As the media firestorm intensified over Eliot Spitzer’s links to a prostitution ring, federal investigators were quick to point out Tuesday that they weren’t interested in the New York governor’s pay-to-play sexual mores but how he financed his illegal dalliances.
If the payments involved money laundering, Spitzer could face a felony charge with a possible sentence of up to 20 years in federal prison. He could also face felony charges related to conspiracy to commit a federal offense, as well as various charges in connection with enticement and furtherance of interstate prostitution, with possible sentences collectively totaling 40 years in prison and fines of $1 million.
Routing payments through corporate shells such as QAT Consulting Group Inc., QAT International or Protech Consultants is almost invariably a sign of money laundering, a fact that must have been known to the former New York attorney general from his own prior investigations of New York prostitution rings.
Thus, the most amazing thing about the Spitzer case is that he apparently thought he could get away with it without fear of consequences.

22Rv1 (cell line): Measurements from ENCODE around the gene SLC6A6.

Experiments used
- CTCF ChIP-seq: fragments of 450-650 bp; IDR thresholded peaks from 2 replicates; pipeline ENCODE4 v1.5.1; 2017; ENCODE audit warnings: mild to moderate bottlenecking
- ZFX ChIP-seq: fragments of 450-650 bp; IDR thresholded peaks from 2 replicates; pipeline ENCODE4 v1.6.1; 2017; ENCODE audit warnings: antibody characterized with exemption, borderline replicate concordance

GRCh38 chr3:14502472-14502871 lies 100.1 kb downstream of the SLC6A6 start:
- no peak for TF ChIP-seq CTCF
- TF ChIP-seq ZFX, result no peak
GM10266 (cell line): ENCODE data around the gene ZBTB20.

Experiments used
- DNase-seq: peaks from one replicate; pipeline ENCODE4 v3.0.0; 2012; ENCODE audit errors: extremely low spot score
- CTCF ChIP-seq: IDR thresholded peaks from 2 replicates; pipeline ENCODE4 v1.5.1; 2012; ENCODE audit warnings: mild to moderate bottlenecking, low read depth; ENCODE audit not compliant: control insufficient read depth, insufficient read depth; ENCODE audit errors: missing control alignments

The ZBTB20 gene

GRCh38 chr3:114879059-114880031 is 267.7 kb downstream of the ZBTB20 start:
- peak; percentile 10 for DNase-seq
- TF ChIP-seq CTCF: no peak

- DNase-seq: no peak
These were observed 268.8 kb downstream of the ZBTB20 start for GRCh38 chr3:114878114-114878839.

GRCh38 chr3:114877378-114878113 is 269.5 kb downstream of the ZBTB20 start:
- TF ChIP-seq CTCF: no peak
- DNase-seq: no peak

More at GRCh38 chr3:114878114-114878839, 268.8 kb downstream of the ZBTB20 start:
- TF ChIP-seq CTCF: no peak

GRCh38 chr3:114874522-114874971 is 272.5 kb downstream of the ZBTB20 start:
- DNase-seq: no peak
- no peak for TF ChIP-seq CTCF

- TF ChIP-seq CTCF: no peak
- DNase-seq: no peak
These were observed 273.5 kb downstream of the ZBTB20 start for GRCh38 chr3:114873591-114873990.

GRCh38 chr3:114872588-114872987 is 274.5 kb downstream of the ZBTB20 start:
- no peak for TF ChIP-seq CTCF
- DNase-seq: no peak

But Spitzer has been getting away with a lot over the years without having to face the consequences, much of it having to do with his campaign finances.
As Matthew Vadum of Capital Research Center noted, Spitzer was responsible as attorney general for policing New York’s estimated 60,000 charities and nonprofits, including his family’s $26 million Spitzer Charitable Trust.
Most of those assets were invested in hedge and equity funds whose executives made numerous campaign contributions to Spitzer. There is no evidence Spitzer ever recused himself from investment decisions by the board of his family trust. Spitzer was a member of that board despite a State Ethics Commission ruling that high-ranking state officers should not serve as directors or board members of regulated agencies.
Then there is the matter of the $42,555 in contributions Spitzer received from lawyers with the now-disgraced Milberg Weiss law firm in his successful 2002 re-election campaign for state attorney general.
As first reported last year by The Examiner, those donations included $10,000 from Mel Weiss and $10,000 from former managing partner David Bershad, who has confessed to participating in kickbacks totaling $11.7 million to plaintiffs in more than 150 securities class-action lawsuits brought by the firm.
When he ran for governor in 2006, Spitzer said he was holding himself and his campaign to “a higher standard,” and claimed to have returned more than $124,000 donated by Milberg Weiss attorneys and associates.
But a year later his spokesman refused to say what happened to the donations he received in his re-election race for attorney general.